R: They’re within shamatha, but they could also extend to the vipashyana practice as well.
Q: And what you were discussing today, does that have a partial entrance into—
R: No, no. This is purely shamatha, because it only involves your own body and mind and you never have made an attempt to go out more than your body. So it is still restricted to your physical body sensations and consciousness.
Thirdly, the most revolutionary aspect of Trungpa Rinpoche’s presentation of the FFM is that he uses very different terminology for foundations two, three, and four, unlike what any other translator or teacher has used.
- For the second foundation of mindfulness, instead of the commonly used term “feeling,” he uses either “livelihood,” “survival,” “a sense of well-being,” “life,” or even “life-force” and describes the practice as the cultivation of one’s sense of being alive, as a sentient being.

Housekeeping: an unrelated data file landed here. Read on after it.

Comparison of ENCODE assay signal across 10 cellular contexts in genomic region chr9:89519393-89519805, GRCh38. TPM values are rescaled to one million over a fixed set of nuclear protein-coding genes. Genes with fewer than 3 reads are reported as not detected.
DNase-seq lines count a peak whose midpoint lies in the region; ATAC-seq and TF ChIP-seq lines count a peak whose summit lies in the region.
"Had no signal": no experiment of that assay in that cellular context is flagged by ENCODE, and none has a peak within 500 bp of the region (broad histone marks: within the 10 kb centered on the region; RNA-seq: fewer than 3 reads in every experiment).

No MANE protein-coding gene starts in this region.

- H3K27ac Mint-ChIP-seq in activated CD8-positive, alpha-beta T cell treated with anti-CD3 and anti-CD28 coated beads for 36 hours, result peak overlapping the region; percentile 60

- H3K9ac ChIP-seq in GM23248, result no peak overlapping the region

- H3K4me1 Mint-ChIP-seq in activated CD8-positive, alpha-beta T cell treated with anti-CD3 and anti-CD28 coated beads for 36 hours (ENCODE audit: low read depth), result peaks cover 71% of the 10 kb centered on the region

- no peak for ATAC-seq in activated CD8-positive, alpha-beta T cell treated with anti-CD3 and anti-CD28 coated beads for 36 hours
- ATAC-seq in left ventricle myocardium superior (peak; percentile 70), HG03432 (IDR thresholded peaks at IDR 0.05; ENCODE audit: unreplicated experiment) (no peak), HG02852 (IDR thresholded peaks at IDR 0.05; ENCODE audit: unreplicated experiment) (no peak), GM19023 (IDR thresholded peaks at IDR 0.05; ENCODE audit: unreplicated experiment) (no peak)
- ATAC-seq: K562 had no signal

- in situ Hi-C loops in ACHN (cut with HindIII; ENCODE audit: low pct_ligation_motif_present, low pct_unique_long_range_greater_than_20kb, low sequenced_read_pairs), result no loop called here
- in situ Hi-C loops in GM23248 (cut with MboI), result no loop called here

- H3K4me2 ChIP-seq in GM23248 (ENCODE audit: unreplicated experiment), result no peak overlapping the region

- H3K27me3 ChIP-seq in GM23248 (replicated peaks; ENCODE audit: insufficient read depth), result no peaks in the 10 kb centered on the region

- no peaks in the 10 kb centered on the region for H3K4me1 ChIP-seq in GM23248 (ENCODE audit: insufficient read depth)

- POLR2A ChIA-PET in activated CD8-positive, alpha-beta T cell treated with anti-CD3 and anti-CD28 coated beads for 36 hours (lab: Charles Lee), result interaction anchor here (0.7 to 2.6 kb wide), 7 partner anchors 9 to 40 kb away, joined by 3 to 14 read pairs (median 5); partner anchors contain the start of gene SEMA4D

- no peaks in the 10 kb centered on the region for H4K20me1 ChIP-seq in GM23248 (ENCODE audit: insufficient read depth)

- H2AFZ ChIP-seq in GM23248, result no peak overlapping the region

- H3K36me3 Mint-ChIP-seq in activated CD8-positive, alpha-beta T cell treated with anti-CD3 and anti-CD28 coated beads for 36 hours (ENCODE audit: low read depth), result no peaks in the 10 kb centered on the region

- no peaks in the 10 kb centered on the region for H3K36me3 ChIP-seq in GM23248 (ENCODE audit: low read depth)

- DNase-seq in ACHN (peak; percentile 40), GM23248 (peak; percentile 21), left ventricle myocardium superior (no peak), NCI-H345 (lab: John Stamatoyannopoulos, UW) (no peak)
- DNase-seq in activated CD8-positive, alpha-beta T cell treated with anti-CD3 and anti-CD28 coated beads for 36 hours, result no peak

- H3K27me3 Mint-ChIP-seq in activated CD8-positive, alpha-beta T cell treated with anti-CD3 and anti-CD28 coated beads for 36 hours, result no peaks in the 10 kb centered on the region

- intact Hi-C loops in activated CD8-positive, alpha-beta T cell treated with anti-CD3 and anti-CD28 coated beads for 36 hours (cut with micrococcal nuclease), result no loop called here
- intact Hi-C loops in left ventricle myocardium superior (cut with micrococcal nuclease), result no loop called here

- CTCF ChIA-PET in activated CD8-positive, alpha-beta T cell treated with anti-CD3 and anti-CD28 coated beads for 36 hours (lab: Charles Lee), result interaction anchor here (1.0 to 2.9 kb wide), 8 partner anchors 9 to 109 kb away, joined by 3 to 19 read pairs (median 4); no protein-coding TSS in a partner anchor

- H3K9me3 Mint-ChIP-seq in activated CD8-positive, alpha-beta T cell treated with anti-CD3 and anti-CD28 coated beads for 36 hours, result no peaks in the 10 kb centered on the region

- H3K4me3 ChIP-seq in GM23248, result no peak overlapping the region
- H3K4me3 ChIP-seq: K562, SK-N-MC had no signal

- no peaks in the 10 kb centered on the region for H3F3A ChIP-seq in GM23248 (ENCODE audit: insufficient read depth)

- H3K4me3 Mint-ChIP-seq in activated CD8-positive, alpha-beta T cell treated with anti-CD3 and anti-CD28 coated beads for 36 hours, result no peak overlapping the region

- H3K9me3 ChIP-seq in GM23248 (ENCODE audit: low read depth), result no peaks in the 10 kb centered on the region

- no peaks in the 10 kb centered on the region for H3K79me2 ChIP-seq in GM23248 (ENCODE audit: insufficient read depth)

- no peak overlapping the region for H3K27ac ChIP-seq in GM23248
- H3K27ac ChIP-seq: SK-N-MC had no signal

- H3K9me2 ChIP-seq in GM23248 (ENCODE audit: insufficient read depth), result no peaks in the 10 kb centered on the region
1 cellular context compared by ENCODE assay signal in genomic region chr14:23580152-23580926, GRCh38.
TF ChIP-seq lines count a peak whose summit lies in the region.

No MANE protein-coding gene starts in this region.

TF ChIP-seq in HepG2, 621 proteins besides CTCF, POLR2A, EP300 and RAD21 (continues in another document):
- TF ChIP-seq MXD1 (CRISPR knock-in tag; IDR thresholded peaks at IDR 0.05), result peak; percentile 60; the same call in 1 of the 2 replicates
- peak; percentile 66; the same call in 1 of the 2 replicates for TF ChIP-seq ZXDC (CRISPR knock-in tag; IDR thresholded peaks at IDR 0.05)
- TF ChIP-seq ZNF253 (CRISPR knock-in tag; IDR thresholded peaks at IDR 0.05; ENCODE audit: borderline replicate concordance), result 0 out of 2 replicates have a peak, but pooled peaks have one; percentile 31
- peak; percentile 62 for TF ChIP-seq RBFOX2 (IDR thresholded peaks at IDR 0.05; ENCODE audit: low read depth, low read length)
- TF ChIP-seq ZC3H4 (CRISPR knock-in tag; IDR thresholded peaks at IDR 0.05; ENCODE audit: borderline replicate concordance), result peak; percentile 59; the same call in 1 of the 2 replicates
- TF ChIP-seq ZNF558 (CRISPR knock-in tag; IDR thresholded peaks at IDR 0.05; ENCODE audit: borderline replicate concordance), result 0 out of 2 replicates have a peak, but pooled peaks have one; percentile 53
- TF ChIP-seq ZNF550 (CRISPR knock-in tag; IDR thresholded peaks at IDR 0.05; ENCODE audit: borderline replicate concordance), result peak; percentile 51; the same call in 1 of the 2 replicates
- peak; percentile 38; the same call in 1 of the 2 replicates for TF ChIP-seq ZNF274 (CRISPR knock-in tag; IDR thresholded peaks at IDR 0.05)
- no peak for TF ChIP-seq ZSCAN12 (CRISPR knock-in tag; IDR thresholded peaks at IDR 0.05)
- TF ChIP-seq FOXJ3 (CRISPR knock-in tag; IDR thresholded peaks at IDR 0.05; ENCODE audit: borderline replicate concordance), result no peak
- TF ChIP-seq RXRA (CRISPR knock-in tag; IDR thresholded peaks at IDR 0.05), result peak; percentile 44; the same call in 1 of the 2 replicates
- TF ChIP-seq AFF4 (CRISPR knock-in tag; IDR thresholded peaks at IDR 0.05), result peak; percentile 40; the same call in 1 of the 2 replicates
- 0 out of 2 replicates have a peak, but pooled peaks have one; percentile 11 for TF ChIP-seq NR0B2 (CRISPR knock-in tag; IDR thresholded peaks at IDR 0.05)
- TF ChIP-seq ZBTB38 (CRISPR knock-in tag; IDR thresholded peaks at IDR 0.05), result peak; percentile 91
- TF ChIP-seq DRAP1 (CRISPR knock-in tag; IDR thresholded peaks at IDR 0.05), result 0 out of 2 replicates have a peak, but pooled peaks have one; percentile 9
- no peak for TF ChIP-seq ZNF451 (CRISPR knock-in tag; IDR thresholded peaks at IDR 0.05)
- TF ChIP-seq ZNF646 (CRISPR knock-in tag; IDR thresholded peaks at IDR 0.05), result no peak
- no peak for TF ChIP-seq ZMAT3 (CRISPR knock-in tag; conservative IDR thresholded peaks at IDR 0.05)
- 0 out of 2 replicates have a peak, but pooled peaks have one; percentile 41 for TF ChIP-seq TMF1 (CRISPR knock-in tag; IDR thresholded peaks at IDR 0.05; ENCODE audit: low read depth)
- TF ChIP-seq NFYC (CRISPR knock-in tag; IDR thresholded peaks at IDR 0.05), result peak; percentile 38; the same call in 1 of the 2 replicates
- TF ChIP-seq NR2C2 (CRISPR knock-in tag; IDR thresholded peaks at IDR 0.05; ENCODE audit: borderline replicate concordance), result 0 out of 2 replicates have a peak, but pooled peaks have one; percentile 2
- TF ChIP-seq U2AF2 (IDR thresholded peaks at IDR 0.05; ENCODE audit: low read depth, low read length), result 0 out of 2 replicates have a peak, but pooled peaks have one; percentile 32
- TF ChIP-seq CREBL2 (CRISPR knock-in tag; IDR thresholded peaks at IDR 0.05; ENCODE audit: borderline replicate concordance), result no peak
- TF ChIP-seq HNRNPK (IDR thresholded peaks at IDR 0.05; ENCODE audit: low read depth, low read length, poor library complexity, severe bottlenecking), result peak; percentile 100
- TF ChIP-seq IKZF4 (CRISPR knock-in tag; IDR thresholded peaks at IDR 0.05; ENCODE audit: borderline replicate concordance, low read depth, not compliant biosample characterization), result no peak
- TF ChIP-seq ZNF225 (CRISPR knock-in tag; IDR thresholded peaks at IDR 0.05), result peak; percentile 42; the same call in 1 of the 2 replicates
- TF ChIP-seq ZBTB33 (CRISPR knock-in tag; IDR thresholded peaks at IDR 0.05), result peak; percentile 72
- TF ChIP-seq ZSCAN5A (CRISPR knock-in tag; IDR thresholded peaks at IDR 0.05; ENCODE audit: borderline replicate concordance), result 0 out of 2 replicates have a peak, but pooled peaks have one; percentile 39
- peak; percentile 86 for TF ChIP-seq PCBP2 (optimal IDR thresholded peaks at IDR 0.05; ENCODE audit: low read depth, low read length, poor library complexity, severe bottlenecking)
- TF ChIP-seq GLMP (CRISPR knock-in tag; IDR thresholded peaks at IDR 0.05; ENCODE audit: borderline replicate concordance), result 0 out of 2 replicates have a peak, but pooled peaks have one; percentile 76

- For the third foundation of mindfulness, instead of the commonly used term “mind,” he uses “effort,” and describes the practice as the cultivation of effort.
- For the fourth foundation of mindfulness, instead of the commonly used term “dharmas,” he uses “mindfulness of mind” and describes the practice as focusing on one’s state of mind.
The immediate question is whether Trungpa Rinpoche is actually presenting some other practice and just using the scheme of the FFM to describe it? Thankfully the transcript includes an exchange where someone finally asks him specifically about this at the end of his last talk on the four of them:
Q: Rinpoche, I was wondering how the four foundations as you presented them, body, livelihood, effort, and mental activities, correspond to body, feelings, mind and mental contents. Particularly the middle two: livelihood as feelings, and effort as mind.
R: Feelings as what?